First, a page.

The case of the Po valley is emblematic. It is considered by the World Health Organization to be one of the most polluted areas in Europe, precisely because of the type of heating in private homes and by the particular air stagnation in an area with hardly any wind. So, the real question at this point is: how can we remedy the damage caused by the ordinary need of individuals to warm up and cool down their homes?

There are many solutions, from systems based on renewable energies (especially solar) to the photovoltaic bricks that are just now being experimented on, from particular species planted on terraces to artificial intelligence devices that know when to turn the heat on and off in blocks of flats. To facilitate access to these types of solution, the Italian government has offered an Ecobonus to those who want to carry out energy efficiency and structural improvement works, allowing them to take advantage of substantial tax breaks and with financing for up to 110% of the work.

The halt to the work of several building firms caused by the pandemic, ever increasing energy expenditure and the substantial increase in time spent at home led to the decision to offer a large incentive to a sector that makes a huge contribution to the country. Not only that, the guidelines for possible works have largely been drawn up with building energy consumption sustainability and improvement standards as beacons.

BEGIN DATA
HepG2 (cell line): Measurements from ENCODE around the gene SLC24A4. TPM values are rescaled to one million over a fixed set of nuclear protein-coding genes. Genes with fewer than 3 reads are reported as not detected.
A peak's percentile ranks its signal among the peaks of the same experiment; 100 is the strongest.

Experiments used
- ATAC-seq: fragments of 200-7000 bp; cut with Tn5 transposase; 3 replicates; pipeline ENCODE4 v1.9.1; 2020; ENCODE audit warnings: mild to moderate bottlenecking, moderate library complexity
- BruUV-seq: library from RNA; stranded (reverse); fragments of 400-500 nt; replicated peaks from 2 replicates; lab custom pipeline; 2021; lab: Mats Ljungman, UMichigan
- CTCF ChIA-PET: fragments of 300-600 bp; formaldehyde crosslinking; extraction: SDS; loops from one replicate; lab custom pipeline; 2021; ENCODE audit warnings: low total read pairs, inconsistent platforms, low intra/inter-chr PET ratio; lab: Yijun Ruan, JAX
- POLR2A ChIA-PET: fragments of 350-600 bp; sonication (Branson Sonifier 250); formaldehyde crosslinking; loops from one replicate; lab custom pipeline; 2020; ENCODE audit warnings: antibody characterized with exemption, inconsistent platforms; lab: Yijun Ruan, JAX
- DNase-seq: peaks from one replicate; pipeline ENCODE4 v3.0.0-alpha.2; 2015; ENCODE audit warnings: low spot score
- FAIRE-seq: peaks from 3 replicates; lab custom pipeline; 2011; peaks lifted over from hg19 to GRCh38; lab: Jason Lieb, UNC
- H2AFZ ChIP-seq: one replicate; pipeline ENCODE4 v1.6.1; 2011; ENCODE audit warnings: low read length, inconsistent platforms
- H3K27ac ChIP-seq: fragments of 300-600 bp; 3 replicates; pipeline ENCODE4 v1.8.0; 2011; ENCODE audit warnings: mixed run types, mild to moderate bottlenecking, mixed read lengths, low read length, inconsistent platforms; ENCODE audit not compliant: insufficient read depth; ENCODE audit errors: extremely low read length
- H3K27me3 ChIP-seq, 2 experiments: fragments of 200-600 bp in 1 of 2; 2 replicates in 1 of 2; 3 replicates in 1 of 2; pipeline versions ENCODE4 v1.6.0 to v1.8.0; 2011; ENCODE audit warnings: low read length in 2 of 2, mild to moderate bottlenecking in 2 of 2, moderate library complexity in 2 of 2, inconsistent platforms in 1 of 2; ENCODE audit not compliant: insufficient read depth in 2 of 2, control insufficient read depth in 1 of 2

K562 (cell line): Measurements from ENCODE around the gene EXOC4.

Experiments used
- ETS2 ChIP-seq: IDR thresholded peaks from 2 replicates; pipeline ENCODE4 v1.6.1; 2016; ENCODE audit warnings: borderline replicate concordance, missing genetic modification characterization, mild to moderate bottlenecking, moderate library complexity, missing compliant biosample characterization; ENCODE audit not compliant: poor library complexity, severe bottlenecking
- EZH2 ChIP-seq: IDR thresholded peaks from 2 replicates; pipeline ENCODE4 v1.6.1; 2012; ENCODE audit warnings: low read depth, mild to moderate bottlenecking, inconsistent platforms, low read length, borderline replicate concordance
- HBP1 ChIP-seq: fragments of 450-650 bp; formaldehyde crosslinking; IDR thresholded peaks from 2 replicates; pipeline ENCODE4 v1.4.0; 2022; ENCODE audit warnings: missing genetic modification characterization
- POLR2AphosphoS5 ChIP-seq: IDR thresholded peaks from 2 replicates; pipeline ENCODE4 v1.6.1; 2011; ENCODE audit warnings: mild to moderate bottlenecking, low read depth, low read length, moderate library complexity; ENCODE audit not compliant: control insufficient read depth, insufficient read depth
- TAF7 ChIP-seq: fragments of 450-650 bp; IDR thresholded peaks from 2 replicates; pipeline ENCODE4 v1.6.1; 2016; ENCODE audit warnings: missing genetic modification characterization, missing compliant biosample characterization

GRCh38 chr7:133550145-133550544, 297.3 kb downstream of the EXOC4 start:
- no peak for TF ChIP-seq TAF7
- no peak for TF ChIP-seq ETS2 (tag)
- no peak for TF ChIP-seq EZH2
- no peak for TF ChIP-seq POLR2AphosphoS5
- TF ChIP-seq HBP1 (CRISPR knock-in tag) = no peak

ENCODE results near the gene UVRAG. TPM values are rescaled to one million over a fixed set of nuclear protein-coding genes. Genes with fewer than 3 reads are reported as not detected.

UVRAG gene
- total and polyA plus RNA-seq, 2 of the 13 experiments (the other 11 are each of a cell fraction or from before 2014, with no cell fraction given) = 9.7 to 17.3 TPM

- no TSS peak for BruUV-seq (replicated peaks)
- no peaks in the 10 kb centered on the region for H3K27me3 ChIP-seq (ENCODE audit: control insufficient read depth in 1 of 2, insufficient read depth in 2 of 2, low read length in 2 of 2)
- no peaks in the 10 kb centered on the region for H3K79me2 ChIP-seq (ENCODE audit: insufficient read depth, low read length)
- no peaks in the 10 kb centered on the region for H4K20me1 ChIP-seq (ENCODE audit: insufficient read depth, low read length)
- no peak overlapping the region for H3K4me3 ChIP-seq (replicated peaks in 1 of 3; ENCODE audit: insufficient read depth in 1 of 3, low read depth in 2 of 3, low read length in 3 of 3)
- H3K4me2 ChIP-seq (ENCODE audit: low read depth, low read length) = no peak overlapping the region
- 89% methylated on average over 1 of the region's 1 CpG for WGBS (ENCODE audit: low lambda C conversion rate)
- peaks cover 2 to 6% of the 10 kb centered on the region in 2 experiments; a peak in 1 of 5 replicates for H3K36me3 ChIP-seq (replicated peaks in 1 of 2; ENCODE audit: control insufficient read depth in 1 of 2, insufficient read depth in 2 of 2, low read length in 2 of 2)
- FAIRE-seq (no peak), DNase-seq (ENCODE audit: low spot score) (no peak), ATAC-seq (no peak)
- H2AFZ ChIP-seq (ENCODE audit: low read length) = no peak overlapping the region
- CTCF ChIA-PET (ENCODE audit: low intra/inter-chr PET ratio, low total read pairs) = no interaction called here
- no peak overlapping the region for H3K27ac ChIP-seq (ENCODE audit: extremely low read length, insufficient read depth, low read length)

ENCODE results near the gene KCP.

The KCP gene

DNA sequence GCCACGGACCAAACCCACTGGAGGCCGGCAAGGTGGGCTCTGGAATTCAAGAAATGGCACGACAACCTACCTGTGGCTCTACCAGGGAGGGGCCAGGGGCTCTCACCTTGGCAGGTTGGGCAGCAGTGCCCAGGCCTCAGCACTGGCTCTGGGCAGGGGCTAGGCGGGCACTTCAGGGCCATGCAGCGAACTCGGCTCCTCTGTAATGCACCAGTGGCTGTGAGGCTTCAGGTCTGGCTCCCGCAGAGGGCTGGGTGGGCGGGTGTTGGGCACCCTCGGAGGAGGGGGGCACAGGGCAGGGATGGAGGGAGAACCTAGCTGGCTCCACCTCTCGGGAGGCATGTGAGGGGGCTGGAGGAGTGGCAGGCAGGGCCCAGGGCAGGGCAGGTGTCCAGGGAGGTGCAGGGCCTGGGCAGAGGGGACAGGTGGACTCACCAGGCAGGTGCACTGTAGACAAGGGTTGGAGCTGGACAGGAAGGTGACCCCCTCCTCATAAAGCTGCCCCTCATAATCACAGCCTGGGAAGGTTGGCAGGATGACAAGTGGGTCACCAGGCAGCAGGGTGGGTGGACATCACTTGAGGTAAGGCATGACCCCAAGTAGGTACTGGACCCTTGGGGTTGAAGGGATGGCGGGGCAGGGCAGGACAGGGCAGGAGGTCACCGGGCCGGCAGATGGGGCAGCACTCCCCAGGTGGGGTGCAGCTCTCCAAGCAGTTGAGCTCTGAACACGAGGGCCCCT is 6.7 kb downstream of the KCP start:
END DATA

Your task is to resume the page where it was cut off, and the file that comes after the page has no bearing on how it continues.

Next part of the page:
Among the initiatives in place, Eni gas e luce has developed a scheme for the energy redevelopment of blocks of flats through the installation of thermal insulation to reduce heat loss from the building. The name of this service is CappottoMio and, in addition to thermal insulation for walls, it includes energy updating for the heating systems in flats, as well as earthquake protection, which will reduce energy consumption in blocks of flats from 30 to 50%. This result is achieved through a thermal insulation technique which uses specific insulation material (rigid polyurethane foam), potentially replacing fittings and window frames and resurfacing a building’s roofs or attics.

Aesthetically, buildings look as if they have had a new facade put on, as if they have been re-plastered, but inside, heat is retained in winter and less invasive in summer. The benefit for the health of individuals, the planet and condominium finances is considerable, as CappottoMio can be installed with the full backing of the government Ecobonus funding, as well as generating real savings on bills. As Brini clearly explains, “reducing emissions is a way to take direct action against climate change, while at the same time having a positive effect on the air quality in urban settings. Energy efficiency in private housing is definitely an important measure that could have a very significant impact within a few years.”